Bisphenol A (BPA) and p-nonylphenol (NP) are representative endocrine disruptors (EDs) that may have adverse effects on human health. The influence of these compounds on allergic immune responses remains unclear. In this study, we have examined the effects of BPA and NP on production of interleukin-4 (IL-4), a pro-inflammatory cytokine closely associated with allergic immune responses. Both BPA and NP significantly enhanced IL-4 production in keyhole limpet haemocyanin (KLH)-primed CD4+ T cells in a concentration-dependent manner. Treatment with BPA or NP in vivo resulted in significant increase of IL-4 production in CD4+ T cells and of antigen-specific immunoglobulin E (IgE) levels in the sera of KLH-primed mice. Furthermore, BPA and NP enhanced the activation of IL-4 gene promoter in EL4 T cells transiently transfected with IL-4 promoter/reporter constructs, and the enhancing effect mapped to a region in the IL-4 promoter containing binding sites for nuclear factor (NF)-AT. Activation of T lymphocytes by phorbol 12-myristate 13-acetate/ionomycin resulted in markedly enhanced binding activities to the NF-AT site, which significantly increased upon addition of BPA or NP, as demonstrated by the electrophoretic mobility shift assay, indicating that the transcription factor NF-AT was involved in the enhancing effect of BPA and NP on IL-4 production. The enhancement of IL-4 production by BPA or NP was significantly reduced by nitrendipine, a blocker of Ca2+ influx, and by FK506, a calcineurin inhibitor. FK506 inhibited the NF-AT-DNA binding activity and IL-4 gene promoter activity enhanced by BPA or NP. These results represent the first report describing possible enhancement of allergic response by EDs through increasing IL-4 production in CD4+ T cells and antigen-specific IgE levels in the sera via the stimulation of Ca2+/calcineurin-dependent NF-AT activation.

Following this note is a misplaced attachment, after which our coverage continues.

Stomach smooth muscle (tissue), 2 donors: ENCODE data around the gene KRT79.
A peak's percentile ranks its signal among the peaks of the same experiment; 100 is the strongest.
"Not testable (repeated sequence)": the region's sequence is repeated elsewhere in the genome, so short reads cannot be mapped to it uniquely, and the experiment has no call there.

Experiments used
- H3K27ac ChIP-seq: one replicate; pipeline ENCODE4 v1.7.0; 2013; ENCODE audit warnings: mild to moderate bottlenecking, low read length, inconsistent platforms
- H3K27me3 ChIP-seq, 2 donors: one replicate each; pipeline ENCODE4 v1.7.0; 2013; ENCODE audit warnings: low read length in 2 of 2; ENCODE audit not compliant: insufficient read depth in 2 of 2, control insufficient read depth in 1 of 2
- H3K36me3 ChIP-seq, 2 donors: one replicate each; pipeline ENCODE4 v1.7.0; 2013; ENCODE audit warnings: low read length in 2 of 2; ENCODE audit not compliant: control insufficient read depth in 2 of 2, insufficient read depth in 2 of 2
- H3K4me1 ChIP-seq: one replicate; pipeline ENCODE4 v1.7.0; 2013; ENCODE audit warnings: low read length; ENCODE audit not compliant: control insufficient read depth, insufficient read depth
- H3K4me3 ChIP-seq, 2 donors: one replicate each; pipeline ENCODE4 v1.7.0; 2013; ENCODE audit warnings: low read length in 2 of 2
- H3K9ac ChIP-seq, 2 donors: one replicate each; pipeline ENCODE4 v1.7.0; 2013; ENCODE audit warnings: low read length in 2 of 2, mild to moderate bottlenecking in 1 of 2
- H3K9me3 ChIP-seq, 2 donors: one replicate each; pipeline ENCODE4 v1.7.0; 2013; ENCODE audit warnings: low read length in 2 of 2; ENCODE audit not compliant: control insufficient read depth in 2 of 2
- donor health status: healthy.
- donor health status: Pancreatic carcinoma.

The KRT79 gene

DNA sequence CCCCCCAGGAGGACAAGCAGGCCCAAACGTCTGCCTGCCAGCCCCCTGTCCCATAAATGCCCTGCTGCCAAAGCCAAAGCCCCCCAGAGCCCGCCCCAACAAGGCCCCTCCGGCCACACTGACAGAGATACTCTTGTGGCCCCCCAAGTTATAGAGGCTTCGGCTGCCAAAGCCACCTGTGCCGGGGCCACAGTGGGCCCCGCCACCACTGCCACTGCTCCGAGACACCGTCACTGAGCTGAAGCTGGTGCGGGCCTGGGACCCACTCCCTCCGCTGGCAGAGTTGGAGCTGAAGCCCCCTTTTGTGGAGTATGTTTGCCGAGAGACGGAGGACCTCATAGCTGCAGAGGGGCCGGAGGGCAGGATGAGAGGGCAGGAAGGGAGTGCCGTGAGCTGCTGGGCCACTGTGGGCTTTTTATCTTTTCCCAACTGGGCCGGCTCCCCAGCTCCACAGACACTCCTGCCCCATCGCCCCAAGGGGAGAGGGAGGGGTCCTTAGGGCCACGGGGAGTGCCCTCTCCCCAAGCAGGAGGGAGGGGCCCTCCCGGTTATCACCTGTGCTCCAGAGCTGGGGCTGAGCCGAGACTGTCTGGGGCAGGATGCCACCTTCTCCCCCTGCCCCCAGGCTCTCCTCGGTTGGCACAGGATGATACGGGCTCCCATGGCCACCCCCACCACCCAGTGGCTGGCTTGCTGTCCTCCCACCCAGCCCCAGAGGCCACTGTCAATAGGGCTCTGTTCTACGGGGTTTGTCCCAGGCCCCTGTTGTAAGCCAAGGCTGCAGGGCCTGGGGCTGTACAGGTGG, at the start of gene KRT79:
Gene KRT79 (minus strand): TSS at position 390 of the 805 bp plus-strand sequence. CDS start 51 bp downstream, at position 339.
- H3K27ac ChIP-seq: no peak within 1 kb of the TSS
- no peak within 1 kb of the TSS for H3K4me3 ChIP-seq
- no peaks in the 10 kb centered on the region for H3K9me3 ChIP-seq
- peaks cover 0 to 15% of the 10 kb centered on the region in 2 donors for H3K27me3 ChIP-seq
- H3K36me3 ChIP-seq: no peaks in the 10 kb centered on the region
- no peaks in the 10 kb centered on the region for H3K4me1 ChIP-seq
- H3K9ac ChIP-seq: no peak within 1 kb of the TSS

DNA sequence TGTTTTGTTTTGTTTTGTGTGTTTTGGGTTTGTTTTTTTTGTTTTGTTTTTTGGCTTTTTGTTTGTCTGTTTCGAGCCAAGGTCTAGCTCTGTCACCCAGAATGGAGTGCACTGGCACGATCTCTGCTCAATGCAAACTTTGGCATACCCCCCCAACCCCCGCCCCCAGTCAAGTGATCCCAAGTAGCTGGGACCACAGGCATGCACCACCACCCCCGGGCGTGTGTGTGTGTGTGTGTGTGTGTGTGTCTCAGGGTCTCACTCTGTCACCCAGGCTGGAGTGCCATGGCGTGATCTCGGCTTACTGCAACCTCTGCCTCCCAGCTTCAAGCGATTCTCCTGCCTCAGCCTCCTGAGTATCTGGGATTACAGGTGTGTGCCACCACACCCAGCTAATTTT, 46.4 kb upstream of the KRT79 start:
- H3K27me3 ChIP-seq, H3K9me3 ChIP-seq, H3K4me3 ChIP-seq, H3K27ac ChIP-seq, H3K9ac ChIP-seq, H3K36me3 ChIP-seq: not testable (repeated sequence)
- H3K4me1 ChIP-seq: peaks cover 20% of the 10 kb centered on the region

ASJC Scopus subject areas
- Immunology and Allergy